One of the paperbacks to look out for this year is Robert Macfarlane’s latest, Underland — a precise, dizzying portrait of ‘the worlds beneath our feet’. Describing caves, mines and catacombs, the author reveals a vast network of underground structures that support the world we live on — structures full of things that are valuable, and things we want to hide.
We rarely consider these structures; they’re metaphors for everything we’d rather not think about (hell, death, evil etc.). Out of sight, out of mind. But Macfarlane makes a strong ethical case for confronting the undersides of surfaces we can see.
It’s a timely case to make. As the first Guardian long read of the year by Kyle Chayka points out, the 21st century craze for minimalism can be seen as an attempt to cover up the overwhelmingly complex, ethically suspect infrastructure of capitalism in its current form.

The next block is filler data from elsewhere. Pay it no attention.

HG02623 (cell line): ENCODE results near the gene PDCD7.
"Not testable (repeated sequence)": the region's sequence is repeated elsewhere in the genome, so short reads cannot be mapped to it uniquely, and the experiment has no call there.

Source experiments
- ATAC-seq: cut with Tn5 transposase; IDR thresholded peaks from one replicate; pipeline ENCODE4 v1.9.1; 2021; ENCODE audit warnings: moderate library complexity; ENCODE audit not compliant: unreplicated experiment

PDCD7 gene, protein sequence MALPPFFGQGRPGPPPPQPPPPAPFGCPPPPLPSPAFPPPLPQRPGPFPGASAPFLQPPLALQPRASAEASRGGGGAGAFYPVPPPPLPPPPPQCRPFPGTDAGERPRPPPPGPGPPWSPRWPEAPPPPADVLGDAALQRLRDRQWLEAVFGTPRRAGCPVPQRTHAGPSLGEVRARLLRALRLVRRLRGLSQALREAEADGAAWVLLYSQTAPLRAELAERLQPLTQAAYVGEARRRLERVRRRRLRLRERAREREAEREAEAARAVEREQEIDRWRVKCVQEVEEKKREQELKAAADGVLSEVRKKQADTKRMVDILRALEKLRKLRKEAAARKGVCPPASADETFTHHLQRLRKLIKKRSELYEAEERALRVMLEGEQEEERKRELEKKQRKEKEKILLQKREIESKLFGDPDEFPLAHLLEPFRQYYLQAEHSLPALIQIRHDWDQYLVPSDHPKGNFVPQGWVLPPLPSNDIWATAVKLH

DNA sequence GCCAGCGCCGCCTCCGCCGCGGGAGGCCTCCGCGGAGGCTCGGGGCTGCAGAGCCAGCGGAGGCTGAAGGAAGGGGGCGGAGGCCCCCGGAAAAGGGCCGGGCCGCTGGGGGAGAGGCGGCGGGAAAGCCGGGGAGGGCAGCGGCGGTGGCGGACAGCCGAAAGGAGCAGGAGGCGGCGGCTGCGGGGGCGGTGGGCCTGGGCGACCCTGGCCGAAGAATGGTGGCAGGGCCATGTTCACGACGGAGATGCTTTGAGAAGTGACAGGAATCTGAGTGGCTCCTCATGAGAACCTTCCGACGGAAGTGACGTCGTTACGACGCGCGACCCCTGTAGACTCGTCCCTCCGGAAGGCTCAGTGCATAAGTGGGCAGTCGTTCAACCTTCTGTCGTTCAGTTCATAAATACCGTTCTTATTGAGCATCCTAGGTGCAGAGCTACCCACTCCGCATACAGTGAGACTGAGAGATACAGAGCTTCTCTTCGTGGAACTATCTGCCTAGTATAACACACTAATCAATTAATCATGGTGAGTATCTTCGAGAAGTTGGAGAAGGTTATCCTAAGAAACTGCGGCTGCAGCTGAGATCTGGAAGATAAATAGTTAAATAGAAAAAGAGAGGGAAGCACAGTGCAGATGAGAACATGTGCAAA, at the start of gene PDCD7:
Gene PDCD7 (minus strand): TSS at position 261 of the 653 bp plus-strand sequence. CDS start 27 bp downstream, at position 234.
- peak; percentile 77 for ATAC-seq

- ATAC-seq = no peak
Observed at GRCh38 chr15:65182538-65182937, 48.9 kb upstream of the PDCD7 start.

Minimalism is peddled by the most powerful businesspeople on the planet; they proffer ever thinner, ever lighter products, while wearing plain T-shirts in their monochrome houses. ‘But the image of simplicity is deceptive,’ says Chayka. Take the slice of metal that’s the icon of minimalism (and has sold over 2 billion times):
Macfarlane, too, is conscious of this superstructure. In Underland, he describes using his ‘phone to summon the satellite network, and pull up a hybrid map’ — an utterly ordinary act, in this day and age. But Macfarlane reminds us of the incredible labour that enables it: ‘Sixty-three distinct chemical elements including rare earth metals and minerals mined mostly in China interact with the casing of my device.’
In other words, under their perfectly smooth and shiny surface, our minimalist products depend on a maximalist production chain. And that chain is exploitative, wasteful and excessive, Chakya reminds us:
Looking below the surface, as Macfarlane points out, uncovers a world of things that are valuable, and things we want to hide. But we should keep in mind what is out of sight.